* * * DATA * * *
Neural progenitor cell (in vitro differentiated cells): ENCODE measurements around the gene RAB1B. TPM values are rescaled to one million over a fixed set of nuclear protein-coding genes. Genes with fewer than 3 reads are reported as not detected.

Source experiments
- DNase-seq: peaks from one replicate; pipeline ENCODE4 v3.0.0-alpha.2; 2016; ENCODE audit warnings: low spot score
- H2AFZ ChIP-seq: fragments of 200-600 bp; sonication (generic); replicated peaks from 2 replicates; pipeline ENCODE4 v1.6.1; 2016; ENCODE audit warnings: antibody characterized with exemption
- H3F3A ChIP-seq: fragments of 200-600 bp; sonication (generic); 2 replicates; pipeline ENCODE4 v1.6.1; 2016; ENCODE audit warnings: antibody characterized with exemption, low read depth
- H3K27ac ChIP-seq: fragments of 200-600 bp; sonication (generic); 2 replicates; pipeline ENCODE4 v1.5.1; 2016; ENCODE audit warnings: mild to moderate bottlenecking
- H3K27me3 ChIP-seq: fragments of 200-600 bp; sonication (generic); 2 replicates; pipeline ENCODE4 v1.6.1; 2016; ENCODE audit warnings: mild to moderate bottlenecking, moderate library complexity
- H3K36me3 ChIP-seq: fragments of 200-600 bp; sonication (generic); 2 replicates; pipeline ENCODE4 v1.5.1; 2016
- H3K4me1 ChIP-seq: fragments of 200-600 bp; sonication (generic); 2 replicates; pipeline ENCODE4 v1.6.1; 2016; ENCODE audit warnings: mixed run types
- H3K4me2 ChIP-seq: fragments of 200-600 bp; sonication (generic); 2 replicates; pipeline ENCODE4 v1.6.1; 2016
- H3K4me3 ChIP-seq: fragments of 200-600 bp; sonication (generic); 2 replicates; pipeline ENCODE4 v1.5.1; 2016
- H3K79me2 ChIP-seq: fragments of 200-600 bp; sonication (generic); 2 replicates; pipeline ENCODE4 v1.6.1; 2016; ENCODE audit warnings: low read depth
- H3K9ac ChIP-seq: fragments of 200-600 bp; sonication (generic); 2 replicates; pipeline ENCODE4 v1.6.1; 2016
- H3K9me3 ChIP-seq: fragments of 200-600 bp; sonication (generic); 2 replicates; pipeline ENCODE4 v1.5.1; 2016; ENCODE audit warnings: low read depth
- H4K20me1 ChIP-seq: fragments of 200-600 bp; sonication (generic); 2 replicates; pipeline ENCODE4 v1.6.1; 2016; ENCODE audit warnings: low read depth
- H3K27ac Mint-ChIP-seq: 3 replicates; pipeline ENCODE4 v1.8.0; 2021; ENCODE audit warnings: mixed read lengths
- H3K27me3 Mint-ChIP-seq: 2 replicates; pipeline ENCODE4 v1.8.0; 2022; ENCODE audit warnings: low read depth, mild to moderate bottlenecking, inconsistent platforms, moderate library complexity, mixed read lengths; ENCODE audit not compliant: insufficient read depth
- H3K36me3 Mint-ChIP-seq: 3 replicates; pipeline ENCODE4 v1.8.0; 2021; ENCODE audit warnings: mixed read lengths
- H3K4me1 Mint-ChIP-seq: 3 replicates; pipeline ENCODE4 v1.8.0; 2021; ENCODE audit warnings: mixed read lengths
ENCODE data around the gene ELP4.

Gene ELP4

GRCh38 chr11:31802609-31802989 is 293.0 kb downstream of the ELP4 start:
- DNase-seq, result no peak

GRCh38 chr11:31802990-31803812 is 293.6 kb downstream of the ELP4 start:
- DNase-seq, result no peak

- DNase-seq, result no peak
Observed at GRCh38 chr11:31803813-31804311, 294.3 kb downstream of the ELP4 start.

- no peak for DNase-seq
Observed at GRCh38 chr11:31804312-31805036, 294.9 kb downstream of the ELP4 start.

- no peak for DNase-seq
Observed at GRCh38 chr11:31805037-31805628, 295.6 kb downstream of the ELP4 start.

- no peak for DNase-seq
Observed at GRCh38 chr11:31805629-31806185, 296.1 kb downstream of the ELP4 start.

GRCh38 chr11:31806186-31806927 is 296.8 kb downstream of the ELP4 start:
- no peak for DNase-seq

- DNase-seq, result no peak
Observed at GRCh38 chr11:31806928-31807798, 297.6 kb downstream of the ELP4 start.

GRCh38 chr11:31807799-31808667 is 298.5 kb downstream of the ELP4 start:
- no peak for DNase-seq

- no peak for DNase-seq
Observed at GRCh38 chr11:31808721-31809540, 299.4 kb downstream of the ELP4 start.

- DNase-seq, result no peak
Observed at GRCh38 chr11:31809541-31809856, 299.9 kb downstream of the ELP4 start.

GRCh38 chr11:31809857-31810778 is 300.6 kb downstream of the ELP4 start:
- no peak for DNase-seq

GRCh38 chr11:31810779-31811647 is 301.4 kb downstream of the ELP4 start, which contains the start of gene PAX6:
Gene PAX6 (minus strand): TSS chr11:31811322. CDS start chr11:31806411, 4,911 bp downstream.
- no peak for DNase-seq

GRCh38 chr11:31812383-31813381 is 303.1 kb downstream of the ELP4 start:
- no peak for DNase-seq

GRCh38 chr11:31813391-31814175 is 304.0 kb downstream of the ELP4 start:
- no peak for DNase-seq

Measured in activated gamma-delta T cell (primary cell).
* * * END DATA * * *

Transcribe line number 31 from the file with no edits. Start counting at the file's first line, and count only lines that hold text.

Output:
Observed at GRCh38 chr11:31805037-31805628, 295.6 kb downstream of the ELP4 start.